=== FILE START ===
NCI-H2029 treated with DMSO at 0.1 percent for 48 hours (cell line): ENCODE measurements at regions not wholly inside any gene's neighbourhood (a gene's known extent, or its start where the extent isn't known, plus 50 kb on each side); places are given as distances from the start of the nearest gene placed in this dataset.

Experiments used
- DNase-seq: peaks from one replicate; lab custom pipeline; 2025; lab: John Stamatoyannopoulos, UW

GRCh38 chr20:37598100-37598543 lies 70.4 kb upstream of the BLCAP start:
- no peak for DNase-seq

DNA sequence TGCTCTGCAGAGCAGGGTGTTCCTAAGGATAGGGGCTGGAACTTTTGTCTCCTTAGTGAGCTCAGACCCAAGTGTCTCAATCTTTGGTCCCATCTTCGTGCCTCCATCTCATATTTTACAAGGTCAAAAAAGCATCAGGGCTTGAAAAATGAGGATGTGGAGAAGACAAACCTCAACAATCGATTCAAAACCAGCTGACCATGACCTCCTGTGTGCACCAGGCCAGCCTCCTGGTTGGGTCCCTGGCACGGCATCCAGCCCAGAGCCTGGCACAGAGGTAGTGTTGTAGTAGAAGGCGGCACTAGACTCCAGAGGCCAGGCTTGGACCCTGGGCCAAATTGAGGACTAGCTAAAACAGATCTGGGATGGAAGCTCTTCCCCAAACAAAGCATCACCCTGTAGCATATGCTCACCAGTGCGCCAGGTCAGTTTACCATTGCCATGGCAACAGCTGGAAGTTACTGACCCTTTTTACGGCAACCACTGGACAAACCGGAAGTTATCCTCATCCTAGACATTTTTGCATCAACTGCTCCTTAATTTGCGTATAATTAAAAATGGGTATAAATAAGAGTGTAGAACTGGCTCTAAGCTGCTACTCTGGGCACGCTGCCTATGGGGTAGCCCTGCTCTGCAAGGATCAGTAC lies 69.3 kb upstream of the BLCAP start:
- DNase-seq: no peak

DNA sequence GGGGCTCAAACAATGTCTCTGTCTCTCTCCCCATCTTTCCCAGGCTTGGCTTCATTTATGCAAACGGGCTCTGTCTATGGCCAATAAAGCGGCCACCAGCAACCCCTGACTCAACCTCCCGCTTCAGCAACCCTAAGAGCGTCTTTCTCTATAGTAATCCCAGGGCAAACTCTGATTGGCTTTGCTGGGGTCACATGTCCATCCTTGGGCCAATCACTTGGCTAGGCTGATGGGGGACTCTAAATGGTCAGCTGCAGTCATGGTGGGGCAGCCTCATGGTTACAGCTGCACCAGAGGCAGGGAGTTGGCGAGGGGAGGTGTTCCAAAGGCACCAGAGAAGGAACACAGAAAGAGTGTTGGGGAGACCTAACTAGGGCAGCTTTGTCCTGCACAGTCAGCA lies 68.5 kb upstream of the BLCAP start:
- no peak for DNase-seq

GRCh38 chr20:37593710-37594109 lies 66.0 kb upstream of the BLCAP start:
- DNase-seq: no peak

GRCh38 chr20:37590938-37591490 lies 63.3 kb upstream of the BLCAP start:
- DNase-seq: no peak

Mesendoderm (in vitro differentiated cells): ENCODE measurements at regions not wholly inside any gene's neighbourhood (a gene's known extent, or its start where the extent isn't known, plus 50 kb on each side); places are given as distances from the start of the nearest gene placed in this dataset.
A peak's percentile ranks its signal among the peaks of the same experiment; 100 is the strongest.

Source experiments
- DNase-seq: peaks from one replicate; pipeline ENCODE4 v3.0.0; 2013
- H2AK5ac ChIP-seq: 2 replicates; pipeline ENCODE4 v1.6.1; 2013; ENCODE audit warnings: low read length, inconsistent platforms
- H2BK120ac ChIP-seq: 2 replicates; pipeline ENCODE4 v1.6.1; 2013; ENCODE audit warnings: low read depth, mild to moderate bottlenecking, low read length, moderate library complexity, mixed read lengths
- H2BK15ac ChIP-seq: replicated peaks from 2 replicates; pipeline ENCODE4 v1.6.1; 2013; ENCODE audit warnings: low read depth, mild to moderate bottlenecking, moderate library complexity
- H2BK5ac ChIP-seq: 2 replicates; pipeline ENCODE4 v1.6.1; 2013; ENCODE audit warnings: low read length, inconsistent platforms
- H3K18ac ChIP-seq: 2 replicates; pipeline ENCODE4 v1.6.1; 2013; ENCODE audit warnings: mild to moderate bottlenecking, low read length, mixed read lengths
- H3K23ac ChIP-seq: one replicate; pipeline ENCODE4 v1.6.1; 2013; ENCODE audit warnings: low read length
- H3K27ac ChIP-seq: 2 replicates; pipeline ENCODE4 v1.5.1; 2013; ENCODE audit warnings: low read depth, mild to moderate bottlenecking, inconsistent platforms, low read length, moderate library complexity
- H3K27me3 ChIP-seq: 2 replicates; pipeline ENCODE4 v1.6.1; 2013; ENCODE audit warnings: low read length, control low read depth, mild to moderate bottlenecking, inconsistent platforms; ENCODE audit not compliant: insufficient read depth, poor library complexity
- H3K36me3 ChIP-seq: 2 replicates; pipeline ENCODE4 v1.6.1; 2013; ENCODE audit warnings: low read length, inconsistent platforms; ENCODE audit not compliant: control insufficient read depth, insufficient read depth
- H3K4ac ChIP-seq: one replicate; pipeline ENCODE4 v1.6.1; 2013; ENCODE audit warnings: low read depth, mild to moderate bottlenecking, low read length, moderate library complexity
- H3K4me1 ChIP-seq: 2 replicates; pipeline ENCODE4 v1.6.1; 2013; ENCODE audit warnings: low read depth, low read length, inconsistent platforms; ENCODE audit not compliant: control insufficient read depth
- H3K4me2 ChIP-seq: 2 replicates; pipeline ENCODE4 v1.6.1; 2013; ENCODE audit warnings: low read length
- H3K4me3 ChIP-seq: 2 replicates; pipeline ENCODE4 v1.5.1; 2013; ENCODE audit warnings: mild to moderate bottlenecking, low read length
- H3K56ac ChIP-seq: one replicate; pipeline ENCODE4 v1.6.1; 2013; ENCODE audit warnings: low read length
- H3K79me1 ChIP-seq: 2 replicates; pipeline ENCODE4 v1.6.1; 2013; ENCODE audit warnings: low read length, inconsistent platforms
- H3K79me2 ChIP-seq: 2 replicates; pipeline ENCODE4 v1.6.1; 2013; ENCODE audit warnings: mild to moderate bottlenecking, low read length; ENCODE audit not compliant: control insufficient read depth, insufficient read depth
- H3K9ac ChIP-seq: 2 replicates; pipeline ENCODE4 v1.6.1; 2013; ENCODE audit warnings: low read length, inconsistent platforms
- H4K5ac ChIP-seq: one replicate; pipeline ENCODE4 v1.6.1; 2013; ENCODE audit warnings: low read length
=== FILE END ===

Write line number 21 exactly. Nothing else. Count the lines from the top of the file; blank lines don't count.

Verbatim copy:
- H2BK5ac ChIP-seq: 2 replicates; pipeline ENCODE4 v1.6.1; 2013; ENCODE audit warnings: low read length, inconsistent platforms